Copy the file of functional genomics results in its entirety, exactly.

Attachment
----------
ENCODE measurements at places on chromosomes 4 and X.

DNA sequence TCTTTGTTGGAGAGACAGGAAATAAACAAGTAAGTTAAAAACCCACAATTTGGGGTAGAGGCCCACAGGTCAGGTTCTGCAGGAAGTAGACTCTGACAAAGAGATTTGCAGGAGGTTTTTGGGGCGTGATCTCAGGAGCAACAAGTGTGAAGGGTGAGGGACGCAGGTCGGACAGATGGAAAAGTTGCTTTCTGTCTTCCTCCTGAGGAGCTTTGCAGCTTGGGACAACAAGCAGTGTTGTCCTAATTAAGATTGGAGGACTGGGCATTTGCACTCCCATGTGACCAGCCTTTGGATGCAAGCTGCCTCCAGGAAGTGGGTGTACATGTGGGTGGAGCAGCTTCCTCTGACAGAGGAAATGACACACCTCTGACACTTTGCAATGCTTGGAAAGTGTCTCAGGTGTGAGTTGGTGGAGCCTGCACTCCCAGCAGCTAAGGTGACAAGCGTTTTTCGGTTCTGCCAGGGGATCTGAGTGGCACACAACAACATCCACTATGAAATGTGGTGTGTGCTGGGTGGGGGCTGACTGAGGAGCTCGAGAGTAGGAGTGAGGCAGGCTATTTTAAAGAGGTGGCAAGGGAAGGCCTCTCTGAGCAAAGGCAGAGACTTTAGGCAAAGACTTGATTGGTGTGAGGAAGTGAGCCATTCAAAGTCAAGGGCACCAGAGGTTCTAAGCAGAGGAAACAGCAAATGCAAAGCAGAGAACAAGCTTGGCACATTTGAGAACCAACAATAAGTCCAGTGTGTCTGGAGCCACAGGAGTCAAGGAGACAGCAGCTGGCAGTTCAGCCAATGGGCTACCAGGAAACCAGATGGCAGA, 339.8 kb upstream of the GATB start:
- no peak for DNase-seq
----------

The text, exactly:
ENCODE measurements at places on chromosomes 4 and X.

DNA sequence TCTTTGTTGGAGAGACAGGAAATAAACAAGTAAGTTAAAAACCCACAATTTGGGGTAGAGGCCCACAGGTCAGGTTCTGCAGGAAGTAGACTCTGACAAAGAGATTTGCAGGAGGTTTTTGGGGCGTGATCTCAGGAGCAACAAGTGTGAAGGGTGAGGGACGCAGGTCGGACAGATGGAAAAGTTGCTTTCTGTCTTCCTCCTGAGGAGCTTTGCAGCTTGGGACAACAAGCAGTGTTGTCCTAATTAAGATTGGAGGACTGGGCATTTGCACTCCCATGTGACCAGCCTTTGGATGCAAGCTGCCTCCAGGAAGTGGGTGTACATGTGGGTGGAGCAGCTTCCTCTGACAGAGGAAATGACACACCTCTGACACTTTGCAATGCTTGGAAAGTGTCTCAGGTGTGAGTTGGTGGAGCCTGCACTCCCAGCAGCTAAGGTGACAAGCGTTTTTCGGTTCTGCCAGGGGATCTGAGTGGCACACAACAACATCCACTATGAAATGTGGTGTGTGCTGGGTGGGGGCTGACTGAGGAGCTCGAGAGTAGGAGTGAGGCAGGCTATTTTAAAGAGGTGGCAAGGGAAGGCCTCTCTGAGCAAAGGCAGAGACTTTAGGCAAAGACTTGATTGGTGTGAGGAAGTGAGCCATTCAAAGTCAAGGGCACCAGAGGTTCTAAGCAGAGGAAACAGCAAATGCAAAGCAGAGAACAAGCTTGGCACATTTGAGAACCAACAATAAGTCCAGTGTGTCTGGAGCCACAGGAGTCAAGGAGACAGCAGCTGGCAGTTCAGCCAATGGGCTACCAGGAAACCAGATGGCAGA, 339.8 kb upstream of the GATB start:
- no peak for DNase-seq